Mark Broadbent's 2011 blogGAR Entries

DEC 15 2011
blogGAR: The Ground Side of Airshows

Like it not, I think we’re likely to see more of this over the coming years at aviation events. That’s not to say all airshows are going to start running concerts, but more that organisers will increasingly look to think differently in broadening the range of attractions on the ground to more than just bog-standard beer tents and stalls.

While RIAT has attracted the ire of some enthusiasts with the concert – and its other ground attractions such as Tri@RIAT and arena displays – the show at Fairford is far from alone in trying new things on the ground. At the last Farnborough in 2010 organisers ADS (formerly SBAC) paid for the BloodhoundSSC car to attend the entire week on the ground, while also presenting a Land Rover obstacle course and skateboarding displays. My local airshow at Southport had BMX stunt riders this year. Bournemouth and Eastbourne both have live music on the ground, and Sunderland now has a Friday evening launch concert. There’s music too at the Abingdon Air & Country Show in Oxfordshire, which for years has had a range of things on the ground unconnected to aviation including tank rides, MG cars and arena displays.

In the UAE the Al Ain Aerobatic Show included a 30-minute presentation involving live music and ballet (as well as Austrian aerobat Hannes Arch) in what was surely one of the most unusual ground attractions at an airshow ever. Back in the UK Dunsfold’s successful Wings & Wheels event has from its start emphasised motoring displays as much as aircraft. Next year Cotswold Airport is running an entirely new event, the Best of British Show, where an air display will be just one element of an event that will supposedly include a range of ground attractions.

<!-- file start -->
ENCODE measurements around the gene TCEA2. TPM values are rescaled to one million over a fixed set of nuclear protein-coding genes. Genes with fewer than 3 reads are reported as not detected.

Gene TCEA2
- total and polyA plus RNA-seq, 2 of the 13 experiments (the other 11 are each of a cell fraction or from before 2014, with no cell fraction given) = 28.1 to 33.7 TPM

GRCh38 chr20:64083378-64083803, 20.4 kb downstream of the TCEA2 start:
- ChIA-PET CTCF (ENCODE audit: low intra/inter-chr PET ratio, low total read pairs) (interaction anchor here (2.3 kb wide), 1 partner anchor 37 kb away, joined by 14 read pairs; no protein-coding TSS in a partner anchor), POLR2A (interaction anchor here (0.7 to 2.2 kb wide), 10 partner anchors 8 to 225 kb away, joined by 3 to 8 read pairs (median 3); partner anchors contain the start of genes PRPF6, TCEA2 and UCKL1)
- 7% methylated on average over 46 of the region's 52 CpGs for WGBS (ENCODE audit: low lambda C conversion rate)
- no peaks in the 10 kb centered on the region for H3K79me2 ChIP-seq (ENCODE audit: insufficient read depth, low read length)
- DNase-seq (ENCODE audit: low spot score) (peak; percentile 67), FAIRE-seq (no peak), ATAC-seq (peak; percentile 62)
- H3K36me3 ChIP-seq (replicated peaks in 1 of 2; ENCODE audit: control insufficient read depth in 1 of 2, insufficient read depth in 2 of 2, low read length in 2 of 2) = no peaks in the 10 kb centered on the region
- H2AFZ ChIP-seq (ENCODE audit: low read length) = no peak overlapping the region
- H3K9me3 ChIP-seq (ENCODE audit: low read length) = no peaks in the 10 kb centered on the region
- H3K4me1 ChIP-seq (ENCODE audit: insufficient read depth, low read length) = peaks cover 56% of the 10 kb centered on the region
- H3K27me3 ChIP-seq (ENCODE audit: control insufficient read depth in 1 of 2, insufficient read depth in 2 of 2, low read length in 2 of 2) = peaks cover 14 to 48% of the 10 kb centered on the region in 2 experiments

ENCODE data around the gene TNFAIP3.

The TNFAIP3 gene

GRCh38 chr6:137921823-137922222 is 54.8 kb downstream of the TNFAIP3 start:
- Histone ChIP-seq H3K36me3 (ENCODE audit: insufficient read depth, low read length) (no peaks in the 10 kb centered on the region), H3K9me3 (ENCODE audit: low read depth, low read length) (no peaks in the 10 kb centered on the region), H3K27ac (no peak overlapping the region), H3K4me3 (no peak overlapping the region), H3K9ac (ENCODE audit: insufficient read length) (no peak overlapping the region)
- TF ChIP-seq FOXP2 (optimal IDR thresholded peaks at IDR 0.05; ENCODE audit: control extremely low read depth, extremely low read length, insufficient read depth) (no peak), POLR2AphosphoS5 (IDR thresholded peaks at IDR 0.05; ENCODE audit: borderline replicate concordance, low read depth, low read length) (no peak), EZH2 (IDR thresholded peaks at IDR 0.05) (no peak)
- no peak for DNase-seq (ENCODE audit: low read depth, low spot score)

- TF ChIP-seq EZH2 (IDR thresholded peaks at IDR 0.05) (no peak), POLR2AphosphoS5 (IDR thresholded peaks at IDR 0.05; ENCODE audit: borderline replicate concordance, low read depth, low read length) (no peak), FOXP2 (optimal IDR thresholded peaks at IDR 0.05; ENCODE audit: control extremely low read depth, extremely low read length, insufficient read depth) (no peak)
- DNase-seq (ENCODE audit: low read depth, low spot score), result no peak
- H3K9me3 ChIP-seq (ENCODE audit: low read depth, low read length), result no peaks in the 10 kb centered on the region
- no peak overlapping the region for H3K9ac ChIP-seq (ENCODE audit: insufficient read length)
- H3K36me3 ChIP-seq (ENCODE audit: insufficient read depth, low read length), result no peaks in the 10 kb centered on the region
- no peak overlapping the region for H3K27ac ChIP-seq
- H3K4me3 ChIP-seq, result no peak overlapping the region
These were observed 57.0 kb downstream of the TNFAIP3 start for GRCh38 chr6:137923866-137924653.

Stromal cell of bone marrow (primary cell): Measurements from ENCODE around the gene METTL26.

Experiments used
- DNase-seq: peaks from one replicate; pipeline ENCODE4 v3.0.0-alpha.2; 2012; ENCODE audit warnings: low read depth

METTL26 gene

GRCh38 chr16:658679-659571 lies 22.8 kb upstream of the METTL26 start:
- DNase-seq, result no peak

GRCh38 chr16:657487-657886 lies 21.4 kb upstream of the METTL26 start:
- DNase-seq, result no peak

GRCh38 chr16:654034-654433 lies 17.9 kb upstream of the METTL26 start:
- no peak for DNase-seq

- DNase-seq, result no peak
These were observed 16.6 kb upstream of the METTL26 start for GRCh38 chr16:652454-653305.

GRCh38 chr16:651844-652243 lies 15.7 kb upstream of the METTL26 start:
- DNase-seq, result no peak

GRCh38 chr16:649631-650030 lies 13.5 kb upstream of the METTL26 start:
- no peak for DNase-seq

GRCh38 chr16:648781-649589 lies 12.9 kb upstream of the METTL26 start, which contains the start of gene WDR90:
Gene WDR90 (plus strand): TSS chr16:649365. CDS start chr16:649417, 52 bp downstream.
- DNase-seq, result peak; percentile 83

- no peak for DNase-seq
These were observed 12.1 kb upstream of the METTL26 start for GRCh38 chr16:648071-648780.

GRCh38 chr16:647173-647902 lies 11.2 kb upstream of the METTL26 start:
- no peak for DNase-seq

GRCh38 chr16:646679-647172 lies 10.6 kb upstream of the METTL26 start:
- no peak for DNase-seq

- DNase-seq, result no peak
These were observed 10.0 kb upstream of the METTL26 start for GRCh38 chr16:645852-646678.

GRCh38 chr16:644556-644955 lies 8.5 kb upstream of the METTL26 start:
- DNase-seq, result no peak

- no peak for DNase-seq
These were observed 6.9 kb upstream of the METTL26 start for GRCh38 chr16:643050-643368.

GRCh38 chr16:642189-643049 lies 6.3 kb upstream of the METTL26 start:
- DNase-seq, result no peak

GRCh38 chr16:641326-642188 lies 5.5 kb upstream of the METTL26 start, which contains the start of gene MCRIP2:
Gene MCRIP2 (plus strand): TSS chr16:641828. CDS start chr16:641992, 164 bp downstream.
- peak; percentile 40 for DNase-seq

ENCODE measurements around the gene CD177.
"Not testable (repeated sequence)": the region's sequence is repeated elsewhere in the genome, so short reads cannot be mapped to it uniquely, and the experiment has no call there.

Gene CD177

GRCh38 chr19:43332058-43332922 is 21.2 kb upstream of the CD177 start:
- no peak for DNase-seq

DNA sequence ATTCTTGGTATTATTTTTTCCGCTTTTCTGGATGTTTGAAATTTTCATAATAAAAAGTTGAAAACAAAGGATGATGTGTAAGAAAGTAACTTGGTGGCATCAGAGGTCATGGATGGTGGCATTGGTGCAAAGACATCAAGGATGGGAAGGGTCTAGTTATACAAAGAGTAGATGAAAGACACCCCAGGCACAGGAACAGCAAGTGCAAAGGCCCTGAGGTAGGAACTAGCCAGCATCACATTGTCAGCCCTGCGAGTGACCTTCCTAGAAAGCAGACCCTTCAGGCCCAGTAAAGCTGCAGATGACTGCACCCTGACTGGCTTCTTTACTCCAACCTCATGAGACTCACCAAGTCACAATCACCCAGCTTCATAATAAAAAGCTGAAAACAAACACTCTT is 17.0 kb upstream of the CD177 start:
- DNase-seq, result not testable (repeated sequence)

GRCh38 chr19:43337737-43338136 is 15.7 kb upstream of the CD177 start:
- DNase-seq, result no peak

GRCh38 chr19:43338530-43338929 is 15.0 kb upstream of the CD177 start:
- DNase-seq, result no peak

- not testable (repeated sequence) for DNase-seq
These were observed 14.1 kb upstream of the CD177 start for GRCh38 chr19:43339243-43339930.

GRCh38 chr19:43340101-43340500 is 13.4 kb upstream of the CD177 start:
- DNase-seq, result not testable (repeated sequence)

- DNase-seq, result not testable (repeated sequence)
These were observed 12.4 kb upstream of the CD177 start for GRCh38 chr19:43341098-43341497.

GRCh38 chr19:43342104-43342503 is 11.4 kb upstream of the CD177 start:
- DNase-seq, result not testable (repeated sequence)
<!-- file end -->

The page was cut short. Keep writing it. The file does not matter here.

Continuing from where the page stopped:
But this trend for including attractions that aren’t necessarily associated with the core of an event is not just an airshow thing. The British Grand Prix at Silverstone has invested a lot in recent years in creating entertainment zones and evening concerts. The Cholmondeley Pageant of Power in Cheshire, a motoring event, includes air displays and shopping (or “Lifestyle Pavilion” as they call it). Glastonbury has, over the last decade or so, upped the range of arts attractions in addition to the main attraction of the music.

There will no doubt be some who will say that airshows cannot be compared to other events, and to a certain extent that’s true. But that would ignore a subtle, but very important point – value for money.

For an enthusiast, value for money at an airshow is bound up with the participation list. If organisers stock their airshow with a good range of types appropriate for their event – overseas visitors for the military events, interesting historic aircraft at Duxford, for example – the chances are an enthusiast will feel it’s been money well spent. So you can understand why RIAT spending money on a singer was said to be a waste.

But the value for money criteria are slightly different for the wider public who constitute the majority of an airshow crowd. For these people, who may only go to one airshow a year, may be visiting an airshow for the first time or who may go several years between visiting an airshow, the minutiae of the participation list is a secondary factor. Certainly the aircraft are important, and they want spectacular, high-quality displays, but in the same way as a family visiting the Cholmondeley motoring event do not attend because one or two particular vintage racers will be there, so the general public who visit most of the UK’s airshows are not swayed into attending by the presence of one particular aircraft. Rather, it is the opportunity to see a number of aircraft and the sensations and experience provided by that, combined with the range of other things to see and do, that determine whether that family feels it was value for money or not.